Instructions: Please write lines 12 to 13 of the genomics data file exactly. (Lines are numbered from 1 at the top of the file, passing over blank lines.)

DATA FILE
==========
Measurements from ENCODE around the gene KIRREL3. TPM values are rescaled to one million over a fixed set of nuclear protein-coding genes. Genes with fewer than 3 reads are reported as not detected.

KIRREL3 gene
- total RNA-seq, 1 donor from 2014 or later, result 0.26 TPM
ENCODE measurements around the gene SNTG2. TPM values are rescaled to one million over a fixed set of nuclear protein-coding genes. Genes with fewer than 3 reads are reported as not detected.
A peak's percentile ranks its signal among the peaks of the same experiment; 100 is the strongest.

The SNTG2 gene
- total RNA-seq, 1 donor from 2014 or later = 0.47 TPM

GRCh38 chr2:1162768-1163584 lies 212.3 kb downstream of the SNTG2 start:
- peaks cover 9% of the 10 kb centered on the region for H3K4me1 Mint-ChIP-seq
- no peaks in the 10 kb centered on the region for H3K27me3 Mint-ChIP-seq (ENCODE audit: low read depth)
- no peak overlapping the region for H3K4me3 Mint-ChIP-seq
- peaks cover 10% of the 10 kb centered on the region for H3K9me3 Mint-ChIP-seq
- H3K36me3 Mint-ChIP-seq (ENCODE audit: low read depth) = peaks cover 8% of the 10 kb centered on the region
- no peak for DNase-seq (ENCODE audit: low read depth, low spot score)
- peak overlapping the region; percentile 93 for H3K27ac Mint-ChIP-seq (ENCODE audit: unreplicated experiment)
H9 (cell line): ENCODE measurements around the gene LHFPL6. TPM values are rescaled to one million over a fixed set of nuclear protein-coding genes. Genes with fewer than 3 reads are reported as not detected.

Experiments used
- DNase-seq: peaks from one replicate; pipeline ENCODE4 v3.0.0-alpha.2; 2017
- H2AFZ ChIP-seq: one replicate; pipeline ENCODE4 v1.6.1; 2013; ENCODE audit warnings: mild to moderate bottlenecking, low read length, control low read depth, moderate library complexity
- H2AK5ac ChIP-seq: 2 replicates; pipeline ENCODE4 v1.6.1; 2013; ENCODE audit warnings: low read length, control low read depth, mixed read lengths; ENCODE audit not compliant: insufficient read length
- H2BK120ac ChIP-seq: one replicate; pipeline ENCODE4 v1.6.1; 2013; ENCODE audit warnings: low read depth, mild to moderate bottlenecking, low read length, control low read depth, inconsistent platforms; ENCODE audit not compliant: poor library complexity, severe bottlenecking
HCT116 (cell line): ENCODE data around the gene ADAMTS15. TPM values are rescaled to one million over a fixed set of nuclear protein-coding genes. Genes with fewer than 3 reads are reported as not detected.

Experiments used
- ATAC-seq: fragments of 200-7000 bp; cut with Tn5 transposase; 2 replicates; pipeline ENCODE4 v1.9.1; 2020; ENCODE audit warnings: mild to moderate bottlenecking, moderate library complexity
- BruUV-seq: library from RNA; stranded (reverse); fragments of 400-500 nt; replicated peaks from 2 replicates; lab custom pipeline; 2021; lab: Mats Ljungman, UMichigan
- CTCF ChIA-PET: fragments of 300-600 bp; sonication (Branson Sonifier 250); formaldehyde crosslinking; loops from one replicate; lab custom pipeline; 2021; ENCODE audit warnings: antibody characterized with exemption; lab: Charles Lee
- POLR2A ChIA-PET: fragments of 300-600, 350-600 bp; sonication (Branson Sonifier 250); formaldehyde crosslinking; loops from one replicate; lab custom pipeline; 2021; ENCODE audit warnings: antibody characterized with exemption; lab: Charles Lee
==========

- peaks cover 10% of the 10 kb centered on the region for H3K9me3 Mint-ChIP-seq
- H3K36me3 Mint-ChIP-seq (ENCODE audit: low read depth) = peaks cover 8% of the 10 kb centered on the region